# Does the dilogarithm function (which is multi-valued) have a single-valued inverse?

The $$p$$-logarithm is defined for $$|z|<1$$ by

$$\text{Li}_p(z)=\sum_{n=1}^\infty\frac{z^n}{n^p}$$

and defined elsewhere in $$\mathbb C$$ by analytic continuation, though it may be multi-valued, depending on the path of continuation.

For an integer $$p<0$$, the $$p$$-logarithm is a rational function, whose inverse is an algebraic function, which is multi-valued. For example,

$$\text{Li}_{-1}(z)=\frac{z}{(1-z)^2},\qquad\text{Li}_{-1}^{-1}(z)=\frac{2z+1\pm\sqrt{4z+1}}{2z}.$$

For $$p=0$$ we have

$$\text{Li}_0(z)=\frac{z}{1-z},\qquad\text{Li}_0^{-1}(z)=\frac{z}{1+z}=-\text{Li}_0(-z),$$

and for $$p=1$$ we have a form of the ordinary logarithm, whose inverse is an entire function:

$$\text{Li}_1(z)=-\ln(1-z),\qquad\text{Li}_1^{-1}(z)=1-e^{-z}.$$

So, for $$p<0$$ the $$p$$-logarithm is single-valued while its inverse is multi-valued, for $$p=0$$ the $$p$$-logarithm and its inverse are both single-valued, and for some $$p>0$$ the $$p$$-logarithm is multi-valued while its inverse is single-valued.

This isn't much reason to expect the "pattern" to hold for all integers $$p>0$$. Nevertheless, I'd like to know if it does hold. There's a lot of information on polylogarithms on Wikipedia, but I didn't see any obvious answer to this simple question: Is $$\text{Li}_p^{-1}$$ single-valued? Equivalently, is $$\text{Li}_p$$ injective?

("Injective" is usually defined for single-valued functions. Here it means, if $$z_1\neq z_2$$, then the sets $$\text{Li}_p(z_1)$$ and $$\text{Li}_p(z_2)$$ don't intersect.)

We may focus on the case $$p=2$$.

Let's consider the values of $$\text{Li}_2(z)$$ near the branch point $$z=1$$, or equivalently of $$\text{Li}_2(1-z)$$ near $$z=0$$, noting that $$\text{Li}_2(1)=\pi^2/6$$:

$$\frac{\pi^2}{6}-\text{Li}_2(1-z)=\text{Li}_2(z)+\ln(z)\ln(1-z)$$

$$=\left(z+\frac{z^2}{4}+\frac{z^3}{9}+\cdots\right)-\ln(z)\left(z+\frac{z^2}{2}+\frac{z^3}{3}+\cdots\right)$$

(throw away the higher powers of $$z$$ since $$z\approx0$$)

$$\approx z-z\ln(z)=z\big(1-\ln(z)\big)$$

(use $$\ln(z)\approx-\infty$$)

$$\approx z\big({-\ln(z)}\big)=-z\ln(z).$$

Now let $$z=e^u$$ where $$\text{Re}(u)\approx-\infty$$, so that $$\ln(z)=u$$ (as one of the possible values), and

$$\frac{\pi^2}{6}-\text{Li}_2(1-e^u)\approx-ue^u.$$

This latter function is certainly not injective. For any $$a\in\mathbb R$$, there is a sequence of points $$u_k\in\mathbb C$$ with $$\text{Re}(u_k), along a curve which is almost a vertical line, all having the same value of $$u_ke^{u_k}$$, and all having different values of $$z_k=e^{u_k}$$. I can see this by graphing and analyzing the level curves of $$|ue^u|$$ and $$\arg(ue^u)$$: if $$u=x+yi$$, these curves have the form $$y=\pm\sqrt{C^2e^{-2x}-x^2}$$ and $$x=y\cot(D-y)$$, respectively.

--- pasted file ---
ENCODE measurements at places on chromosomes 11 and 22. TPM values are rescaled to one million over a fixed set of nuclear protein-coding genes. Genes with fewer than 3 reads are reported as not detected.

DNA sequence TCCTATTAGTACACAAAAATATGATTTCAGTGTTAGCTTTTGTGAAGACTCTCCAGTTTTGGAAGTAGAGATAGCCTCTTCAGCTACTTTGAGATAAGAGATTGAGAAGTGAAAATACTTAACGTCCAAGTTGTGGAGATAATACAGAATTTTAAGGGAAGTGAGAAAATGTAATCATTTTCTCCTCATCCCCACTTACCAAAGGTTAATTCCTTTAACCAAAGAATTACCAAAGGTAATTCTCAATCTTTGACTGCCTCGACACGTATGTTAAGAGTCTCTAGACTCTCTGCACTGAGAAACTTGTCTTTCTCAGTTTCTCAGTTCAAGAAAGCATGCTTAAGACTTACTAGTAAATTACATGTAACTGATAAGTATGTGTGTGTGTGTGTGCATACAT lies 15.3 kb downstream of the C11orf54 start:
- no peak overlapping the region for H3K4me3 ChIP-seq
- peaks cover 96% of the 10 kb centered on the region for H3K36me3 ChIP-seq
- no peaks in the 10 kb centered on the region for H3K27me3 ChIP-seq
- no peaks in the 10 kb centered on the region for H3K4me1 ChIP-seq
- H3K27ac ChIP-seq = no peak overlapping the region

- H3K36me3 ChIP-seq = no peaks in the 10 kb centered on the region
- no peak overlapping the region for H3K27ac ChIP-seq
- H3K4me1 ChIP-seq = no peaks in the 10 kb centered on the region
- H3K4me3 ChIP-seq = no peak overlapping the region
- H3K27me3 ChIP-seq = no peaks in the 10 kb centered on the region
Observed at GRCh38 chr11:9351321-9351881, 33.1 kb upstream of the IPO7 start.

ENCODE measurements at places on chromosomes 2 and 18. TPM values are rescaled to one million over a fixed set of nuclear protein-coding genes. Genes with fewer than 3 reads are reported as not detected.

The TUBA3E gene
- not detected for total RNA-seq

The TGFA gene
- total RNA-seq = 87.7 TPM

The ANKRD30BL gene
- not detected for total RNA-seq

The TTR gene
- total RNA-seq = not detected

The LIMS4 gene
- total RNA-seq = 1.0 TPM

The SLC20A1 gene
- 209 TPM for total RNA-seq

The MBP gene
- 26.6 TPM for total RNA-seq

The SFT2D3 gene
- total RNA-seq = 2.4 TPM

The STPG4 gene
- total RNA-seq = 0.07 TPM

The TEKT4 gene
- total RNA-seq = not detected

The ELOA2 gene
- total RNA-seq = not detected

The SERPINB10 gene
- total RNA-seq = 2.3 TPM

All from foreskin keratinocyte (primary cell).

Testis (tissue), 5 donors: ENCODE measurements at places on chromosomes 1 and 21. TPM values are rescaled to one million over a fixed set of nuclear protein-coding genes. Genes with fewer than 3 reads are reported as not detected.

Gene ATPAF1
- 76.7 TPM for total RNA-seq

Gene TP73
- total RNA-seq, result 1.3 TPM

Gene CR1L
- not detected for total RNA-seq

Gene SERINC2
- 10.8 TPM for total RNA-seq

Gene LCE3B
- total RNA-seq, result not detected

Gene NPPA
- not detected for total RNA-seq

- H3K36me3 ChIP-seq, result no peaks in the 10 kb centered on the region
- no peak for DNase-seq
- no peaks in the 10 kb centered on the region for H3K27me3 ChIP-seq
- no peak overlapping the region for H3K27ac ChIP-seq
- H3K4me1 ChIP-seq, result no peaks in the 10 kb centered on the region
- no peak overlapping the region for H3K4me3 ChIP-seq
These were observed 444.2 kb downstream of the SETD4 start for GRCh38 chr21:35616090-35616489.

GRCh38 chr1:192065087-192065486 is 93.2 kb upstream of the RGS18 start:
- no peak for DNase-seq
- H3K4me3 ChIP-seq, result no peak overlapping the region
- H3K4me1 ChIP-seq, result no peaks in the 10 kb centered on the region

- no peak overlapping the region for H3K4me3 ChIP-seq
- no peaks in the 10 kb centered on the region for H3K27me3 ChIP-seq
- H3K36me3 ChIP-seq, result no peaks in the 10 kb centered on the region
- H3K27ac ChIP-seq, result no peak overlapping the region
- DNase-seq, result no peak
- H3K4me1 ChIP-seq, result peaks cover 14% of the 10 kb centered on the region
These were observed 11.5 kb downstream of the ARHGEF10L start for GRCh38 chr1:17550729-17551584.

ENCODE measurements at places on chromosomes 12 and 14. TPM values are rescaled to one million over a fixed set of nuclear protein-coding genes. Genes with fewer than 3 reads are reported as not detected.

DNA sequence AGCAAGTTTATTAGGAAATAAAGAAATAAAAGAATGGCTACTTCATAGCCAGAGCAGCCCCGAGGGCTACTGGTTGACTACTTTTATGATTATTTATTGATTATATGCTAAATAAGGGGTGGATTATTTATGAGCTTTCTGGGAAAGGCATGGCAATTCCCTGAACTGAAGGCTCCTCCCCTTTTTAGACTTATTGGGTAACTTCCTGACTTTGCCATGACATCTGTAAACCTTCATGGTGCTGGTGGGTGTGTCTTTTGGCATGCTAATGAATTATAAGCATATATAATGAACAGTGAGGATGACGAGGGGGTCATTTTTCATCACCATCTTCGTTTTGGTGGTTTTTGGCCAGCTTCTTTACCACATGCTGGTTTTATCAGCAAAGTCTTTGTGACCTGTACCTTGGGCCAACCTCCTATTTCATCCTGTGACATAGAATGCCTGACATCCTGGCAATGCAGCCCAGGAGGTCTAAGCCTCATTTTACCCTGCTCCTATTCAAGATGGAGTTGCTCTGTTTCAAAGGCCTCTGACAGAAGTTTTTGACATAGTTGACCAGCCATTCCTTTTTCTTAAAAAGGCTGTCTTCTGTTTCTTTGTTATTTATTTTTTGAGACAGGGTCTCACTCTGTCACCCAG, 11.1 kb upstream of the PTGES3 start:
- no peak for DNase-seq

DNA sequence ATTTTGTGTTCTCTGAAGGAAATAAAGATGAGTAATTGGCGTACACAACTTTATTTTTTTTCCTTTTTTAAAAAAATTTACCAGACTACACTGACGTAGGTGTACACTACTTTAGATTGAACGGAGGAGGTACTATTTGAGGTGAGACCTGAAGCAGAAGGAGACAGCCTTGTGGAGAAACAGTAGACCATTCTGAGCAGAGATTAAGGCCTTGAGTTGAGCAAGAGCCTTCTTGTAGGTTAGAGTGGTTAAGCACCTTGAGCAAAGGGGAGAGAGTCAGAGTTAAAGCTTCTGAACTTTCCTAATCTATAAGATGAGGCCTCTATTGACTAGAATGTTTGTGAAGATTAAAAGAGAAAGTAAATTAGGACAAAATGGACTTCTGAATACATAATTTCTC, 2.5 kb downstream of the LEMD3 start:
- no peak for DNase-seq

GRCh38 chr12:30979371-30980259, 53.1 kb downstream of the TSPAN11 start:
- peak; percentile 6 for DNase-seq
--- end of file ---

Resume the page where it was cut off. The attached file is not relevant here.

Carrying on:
Can we use this to prove that $$\text{Li}_2$$ is not injective? Or is something lost in these approximations? What other methods can we use?

• Related: math.stackexchange.com/questions/73515/…. Alternatively one may see that $Li_2(x)$ is strictly increasing, and hence injective, by considering its derivative. This extends easily to all positive integers $p$. – player3236 Dec 4 '20 at 3:38
• I meant the complex dilogarithm, not the real dilogarithm. – mr_e_man Dec 4 '20 at 4:04
• Numerical computation suggests that $$\operatorname{Li}_2(z)=-\int_{0}^{z}\frac{\log(1-\xi)}{\xi}\,\mathrm{d}\xi=\int_{1}^{\infty}\left(\frac{1}{x-z}-\frac{1}{x}\right)\log x\,\mathrm{d}x$$ defined for $z\in\mathbb{C}\setminus(1,\infty)$ is indeed injective. However, its inverse function seems not extend to an entire function, since the images of some other branches of $\operatorname{Li}_2$ overlap. – Sangchul Lee Dec 4 '20 at 9:14
• $Li_2(z) = \frac{-\log(1-z)}{z}, Li_2(1-z)' = \frac{\log(z)}{1-z}$ gives that $Li_2(1-e^{2i\pi} z)'=Li_2(1- z)'+\frac{2i\pi }{1-z}$ so $Li_2(1-e^{2i\pi} z)=Li_2(1- z)-2i\pi \log(1-z)$ – reuns Dec 7 '20 at 4:52
• @reuns - What's your point? It looks like you're showing that $\text{Li}_2$ is multi-valued. We already knew that. – mr_e_man Dec 7 '20 at 20:37

$$\text{Li}_2'(z)=\frac{-\log(1-z)}{z}$$ doesn't vanish so any curve $$\gamma:0\to ?$$ along which (the continuation of) $$\text{Li}_2(z)$$ is analytic gives a curve $$\text{Li}_2^{-1}(\gamma):0\to ?$$ along which $$\text{Li}_2^{-1}$$ is analytic.

Next $$\text{Li}_2'(z)=\frac{-\log(1-z)}{z}$$ shows that $$\text{Li}_2(1-z)=\frac{\pi^2}{6}-\text{Li}_2(z)-\log(z)\log(1-z)$$ for $$z\in (0,1)$$ and it is meant the principal branch of each term.

Continuing analytically by starting at $$1/2$$ and rotating one time around $$z=0$$ we get a new branch

$$\text{Li}_2(1-z)^{new\ branch}=\frac{\pi^2}{6}-\text{Li}_2(z)-(\log(z)+2i\pi)\log(1-z)$$ analytic for $$\Im(z)>0,|z|<1$$.

This branch has a zero near $$0.08+0.18 i$$, and since $$\text{Li}_2(0)=0$$ too it means that $$\text{Li}_2^{-1}$$ is multivalued, ie. there are some curves $$\Gamma:0\to 0$$ along which $$\text{Li}_2^{-1}$$ is analytic but not the same at its departure and arrival.

(it is the argument principle which proves that there is a zero on this plot)

• The argument principle requires a continuous curve, not a sequence of hundreds of points/pixels. :) Of course we can get around this by appealing to continuity... – mr_e_man Dec 8 '20 at 3:08